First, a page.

Solar energy potential is where SHINe’s aptly named proposal shines. Nevada and Arizona rank first and second in the US for solar potential, while Arizona holds fifth spot for total solar-powered generating capacity with 5,483MW. Hundreds of applications for new utility-scale solar projects are under consideration, bolstered by Nevada’s Senate Bill 358 and permitting directives for 25GW of solar, wind and geothermal production on public lands by 2025. While both states still rely on fossil fuels (predominantly natural gas) for most of their net electricity supply, combined growth in solar generation capacity is projected to reach 15.48GW over the next five years. As renewable energy scales up and drives prices down, SHINe has the potential to produce some of the lowest-cost green hydrogen in the US – with one overwhelming caveat.  

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Water scarcity is the biggest barrier to producing green hydrogen in the south-west. Since 2000, Nevada and Arizona have faced prolonged droughts brought on by historically below-average precipitation levels, population booms and overconsumption of the region’s main river basins. In August, the Federal Bureau of Reclamation reduced Arizona’s Colorado River allocation by 592,000 acre-feet for 2023, a significant supply cut that will put a dent in the state’s seven million acre-foot annual water consumption.

At first glance, water scarcity – likely a contributing factor to the DOE’s decision to allocate funds elsewhere – may seem to halt aspirations for hydrogen development in their tracks, but SHINe should not be dismissed so easily. Green hydrogen could in fact benefit water conservation efforts as an alternative to existing, water-intensive energy and fuel production methods.  

Current electrolysers can produce 1kg of green hydrogen from nine litres of water with an additional 10–20 litres/kg for cooling and purification. However, traditional (‘grey’) hydrogen made from natural gas via steam methane reforming (SMR) actually requires a similar amount of water, while SMR plants equipped with carbon capture and storage technology (‘blue’ hydrogen) demand an additional 29 litres/kg of water on average. When factoring in upstream water consumption from natural gas drilling, extraction and processing, green hydrogen’s water conservation case becomes even more persuasive.  

Green hydrogen also outperforms conventional diesel when comparing each fuel’s water intensity. Recent RMI analysis demonstrated that 300 litres of water could produce enough green hydrogen to drive a fuel cell truck more than 235km, while the same amount of water produces enough diesel to cover only 141km.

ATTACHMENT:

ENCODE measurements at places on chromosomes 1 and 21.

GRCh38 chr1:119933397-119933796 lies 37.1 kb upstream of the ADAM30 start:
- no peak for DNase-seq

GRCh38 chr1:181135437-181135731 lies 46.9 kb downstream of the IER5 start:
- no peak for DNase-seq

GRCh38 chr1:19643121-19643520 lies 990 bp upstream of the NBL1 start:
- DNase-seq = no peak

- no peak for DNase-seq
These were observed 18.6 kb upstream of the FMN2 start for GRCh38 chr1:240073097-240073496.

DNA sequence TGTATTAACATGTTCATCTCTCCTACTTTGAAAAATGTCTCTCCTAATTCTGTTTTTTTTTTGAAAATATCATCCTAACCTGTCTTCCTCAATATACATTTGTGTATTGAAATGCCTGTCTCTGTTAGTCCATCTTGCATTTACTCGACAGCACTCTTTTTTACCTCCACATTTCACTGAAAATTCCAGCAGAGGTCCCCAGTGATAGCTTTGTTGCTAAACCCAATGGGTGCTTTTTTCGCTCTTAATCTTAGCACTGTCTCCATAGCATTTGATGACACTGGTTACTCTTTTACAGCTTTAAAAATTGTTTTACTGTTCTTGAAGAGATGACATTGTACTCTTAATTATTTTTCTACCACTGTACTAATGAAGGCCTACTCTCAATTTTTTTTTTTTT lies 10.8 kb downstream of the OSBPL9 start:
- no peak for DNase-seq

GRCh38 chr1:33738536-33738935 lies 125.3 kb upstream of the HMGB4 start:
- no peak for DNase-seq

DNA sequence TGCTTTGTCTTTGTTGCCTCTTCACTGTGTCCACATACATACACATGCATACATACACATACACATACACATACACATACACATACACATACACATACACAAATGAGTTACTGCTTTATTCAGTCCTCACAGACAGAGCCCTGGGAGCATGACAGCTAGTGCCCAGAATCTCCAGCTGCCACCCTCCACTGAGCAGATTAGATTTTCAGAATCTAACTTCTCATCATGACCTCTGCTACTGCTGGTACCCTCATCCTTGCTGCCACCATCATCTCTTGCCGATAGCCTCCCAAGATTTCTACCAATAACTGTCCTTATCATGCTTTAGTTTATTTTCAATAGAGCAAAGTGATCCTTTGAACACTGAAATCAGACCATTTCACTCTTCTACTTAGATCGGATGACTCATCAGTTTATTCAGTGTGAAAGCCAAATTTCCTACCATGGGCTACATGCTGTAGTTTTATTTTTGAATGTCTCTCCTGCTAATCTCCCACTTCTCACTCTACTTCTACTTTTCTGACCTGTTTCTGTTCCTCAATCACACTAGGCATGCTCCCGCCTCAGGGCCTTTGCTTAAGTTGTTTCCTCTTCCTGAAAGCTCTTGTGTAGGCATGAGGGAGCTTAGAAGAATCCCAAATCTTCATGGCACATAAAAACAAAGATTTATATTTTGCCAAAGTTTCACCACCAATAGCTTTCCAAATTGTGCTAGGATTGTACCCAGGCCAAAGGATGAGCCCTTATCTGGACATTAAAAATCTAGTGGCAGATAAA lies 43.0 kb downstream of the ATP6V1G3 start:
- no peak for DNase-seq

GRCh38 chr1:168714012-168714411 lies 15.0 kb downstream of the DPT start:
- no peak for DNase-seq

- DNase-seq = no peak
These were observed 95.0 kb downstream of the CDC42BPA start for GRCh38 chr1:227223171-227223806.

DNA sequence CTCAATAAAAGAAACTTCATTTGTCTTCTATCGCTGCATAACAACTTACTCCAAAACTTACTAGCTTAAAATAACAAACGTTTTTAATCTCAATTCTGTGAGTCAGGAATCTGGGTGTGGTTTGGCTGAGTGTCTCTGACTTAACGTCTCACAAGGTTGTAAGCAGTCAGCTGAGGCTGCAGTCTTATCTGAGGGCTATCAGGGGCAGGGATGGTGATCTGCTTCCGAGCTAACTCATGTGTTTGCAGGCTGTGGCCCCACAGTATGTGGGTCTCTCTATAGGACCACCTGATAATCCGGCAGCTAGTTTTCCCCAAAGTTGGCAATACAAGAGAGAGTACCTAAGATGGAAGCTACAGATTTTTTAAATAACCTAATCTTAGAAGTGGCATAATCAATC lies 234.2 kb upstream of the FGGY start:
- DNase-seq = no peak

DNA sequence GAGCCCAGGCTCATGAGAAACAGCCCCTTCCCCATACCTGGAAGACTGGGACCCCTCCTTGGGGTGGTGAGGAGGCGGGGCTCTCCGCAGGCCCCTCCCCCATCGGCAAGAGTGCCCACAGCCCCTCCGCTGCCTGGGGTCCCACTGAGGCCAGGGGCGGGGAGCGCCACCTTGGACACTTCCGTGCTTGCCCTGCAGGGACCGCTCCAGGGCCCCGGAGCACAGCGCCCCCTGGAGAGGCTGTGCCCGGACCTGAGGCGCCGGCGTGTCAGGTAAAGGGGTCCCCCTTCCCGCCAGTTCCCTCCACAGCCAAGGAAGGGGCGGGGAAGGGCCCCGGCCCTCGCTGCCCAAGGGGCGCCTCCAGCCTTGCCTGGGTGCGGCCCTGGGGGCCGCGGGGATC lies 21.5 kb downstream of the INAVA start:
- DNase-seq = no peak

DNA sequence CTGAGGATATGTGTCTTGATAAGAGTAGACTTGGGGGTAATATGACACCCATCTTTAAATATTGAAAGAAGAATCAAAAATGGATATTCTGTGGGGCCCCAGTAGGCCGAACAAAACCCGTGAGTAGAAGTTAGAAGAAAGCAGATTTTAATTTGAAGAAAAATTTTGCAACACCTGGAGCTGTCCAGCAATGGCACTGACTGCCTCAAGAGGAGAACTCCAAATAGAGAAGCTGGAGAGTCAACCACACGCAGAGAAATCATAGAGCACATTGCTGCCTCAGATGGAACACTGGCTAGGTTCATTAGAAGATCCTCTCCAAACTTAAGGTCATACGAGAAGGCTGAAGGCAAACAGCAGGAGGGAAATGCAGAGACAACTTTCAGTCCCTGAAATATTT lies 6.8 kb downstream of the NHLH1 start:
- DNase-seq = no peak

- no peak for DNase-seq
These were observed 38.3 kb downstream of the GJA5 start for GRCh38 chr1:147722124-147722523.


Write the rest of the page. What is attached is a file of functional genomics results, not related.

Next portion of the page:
SHINe should embrace the difficulties posed by water scarcity in the region to raise awareness for the water conservation opportunities presented by green hydrogen, drive further innovation for increased electrolyser efficiency and develop new approaches for circularity in the hydrogen life cycle (some end use cases including steel production result in conversion of hydrogen back into water).

WISHH and SHINe: US hydrogen hubs that offer new opportunities

WISHH and SHINe lie between the two largest subnational economies and hydrogen hubs (ARCHES in California and HyVelocity in Texas) in the US. Leveraging the surrounding economic geography and the region’s solar and wind intensity – not to mention the large potential for geothermal – presents a prime opportunity for green hydrogen production and its distribution.  

The two proposals should merge to create a larger south-west hydrogen partnership focused on key aspects from each: increasing clean energy generation; developing green hydrogen production facilities and distribution infrastructure close to transportation corridors; building out hydrogen refuelling stations along major interstates; and empowering research universities and national laboratories to spur innovation.  

WISHH and SHINe should focus their short-term efforts on developing hydrogen infrastructure for medium and heavy-duty trucking. Expanding the scope of the SWCFC to include partners across seven states covering eight interstate highways would create the leading ecosystem for non-fossil-fuel-powered freight transportation in the US.  

The IIJA’s funding allocation for hydrogen hubs is among the most significant aspects of the Biden administration’s clean energy strategy. When paired with the forthcoming subsidies offered in the IRA, clean hydrogen’s future in the US looks stronger than ever. It would be a waste of resources and talent, however, to write off unselected hubs as commercially unviable.